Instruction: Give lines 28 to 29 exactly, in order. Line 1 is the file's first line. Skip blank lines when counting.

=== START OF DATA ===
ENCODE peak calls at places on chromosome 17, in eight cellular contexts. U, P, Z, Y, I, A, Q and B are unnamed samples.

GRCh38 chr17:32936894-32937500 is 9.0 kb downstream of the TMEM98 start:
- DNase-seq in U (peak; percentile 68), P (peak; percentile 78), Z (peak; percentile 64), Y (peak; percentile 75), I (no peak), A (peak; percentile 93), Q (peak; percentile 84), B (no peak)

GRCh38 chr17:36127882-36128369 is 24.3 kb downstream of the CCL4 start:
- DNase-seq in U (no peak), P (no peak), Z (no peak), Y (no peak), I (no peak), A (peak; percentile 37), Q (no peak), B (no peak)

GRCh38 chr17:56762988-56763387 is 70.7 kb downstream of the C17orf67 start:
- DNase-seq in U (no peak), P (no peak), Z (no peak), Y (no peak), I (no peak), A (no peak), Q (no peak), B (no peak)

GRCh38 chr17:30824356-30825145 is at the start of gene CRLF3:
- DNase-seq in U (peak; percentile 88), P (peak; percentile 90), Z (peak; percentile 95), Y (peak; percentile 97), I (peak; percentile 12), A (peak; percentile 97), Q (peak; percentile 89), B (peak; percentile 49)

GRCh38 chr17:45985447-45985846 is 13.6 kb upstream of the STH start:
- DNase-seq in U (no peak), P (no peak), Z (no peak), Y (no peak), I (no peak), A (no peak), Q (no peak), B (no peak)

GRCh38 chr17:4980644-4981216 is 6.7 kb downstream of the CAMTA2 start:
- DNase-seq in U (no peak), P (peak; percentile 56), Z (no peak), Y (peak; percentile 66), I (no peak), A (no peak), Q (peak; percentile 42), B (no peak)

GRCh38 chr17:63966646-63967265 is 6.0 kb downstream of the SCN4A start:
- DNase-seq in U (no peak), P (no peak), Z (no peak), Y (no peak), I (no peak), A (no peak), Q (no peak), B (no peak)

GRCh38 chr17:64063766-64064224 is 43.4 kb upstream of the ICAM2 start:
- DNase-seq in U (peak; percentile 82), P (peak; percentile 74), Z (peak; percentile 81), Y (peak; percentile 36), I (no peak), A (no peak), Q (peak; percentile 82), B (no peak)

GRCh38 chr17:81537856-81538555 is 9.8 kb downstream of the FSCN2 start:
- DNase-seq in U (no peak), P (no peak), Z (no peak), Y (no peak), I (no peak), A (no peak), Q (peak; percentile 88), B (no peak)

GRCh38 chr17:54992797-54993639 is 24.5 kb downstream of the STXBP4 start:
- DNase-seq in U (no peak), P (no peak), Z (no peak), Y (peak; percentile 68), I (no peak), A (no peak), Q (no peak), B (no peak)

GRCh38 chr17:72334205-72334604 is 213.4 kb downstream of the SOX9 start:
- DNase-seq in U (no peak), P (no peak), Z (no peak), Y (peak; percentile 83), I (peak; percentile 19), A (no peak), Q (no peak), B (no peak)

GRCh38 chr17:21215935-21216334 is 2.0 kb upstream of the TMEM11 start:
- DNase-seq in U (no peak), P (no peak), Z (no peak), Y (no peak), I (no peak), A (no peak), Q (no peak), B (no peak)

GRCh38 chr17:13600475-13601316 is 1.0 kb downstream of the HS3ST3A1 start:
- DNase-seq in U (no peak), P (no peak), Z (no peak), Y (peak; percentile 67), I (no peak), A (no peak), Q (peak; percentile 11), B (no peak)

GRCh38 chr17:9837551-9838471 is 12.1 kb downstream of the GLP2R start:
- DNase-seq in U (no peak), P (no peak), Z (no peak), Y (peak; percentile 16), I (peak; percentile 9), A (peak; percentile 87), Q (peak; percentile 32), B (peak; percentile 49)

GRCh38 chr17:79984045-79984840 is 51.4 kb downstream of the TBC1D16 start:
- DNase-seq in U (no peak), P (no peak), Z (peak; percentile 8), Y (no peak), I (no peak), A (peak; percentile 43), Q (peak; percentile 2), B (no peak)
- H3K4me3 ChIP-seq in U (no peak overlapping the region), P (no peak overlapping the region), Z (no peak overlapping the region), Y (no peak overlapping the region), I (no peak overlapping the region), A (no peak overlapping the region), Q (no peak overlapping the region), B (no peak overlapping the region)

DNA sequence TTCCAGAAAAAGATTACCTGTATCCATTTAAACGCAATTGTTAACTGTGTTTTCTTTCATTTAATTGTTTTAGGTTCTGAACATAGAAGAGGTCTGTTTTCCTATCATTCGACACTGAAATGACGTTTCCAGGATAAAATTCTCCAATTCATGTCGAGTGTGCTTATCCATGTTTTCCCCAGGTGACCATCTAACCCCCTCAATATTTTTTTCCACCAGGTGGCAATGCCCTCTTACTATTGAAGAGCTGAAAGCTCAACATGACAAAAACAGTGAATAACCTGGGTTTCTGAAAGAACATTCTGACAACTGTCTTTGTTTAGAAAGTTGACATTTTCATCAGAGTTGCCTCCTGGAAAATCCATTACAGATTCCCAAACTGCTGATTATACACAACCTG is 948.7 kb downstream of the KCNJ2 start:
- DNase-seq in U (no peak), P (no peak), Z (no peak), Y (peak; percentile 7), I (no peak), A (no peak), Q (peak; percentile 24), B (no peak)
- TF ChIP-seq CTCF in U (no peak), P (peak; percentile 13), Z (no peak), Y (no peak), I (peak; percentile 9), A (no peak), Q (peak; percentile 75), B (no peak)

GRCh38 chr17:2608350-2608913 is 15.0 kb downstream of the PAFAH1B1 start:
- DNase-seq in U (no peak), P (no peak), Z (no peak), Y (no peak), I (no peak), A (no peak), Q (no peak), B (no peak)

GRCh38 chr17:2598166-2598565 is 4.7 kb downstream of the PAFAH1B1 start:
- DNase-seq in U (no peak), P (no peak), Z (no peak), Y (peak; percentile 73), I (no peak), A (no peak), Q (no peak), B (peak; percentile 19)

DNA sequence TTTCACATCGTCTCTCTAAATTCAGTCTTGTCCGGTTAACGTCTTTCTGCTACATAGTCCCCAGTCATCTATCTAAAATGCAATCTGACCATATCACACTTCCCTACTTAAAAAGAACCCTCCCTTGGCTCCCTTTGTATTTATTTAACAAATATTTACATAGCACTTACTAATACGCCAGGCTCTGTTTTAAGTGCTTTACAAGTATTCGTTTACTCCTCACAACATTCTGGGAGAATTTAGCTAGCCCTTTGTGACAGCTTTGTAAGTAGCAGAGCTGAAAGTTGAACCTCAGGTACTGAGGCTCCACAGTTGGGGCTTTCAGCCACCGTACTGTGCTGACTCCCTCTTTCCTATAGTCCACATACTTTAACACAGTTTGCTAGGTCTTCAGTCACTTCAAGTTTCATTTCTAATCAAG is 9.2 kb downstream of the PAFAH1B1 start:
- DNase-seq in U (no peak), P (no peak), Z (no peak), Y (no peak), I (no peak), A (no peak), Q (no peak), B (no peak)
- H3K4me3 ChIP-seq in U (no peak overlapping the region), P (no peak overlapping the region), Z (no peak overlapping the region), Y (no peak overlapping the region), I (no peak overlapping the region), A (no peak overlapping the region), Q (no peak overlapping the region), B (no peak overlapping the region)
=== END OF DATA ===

GRCh38 chr17:9837551-9838471 is 12.1 kb downstream of the GLP2R start:
- DNase-seq in U (no peak), P (no peak), Z (no peak), Y (peak; percentile 16), I (peak; percentile 9), A (peak; percentile 87), Q (peak; percentile 32), B (peak; percentile 49)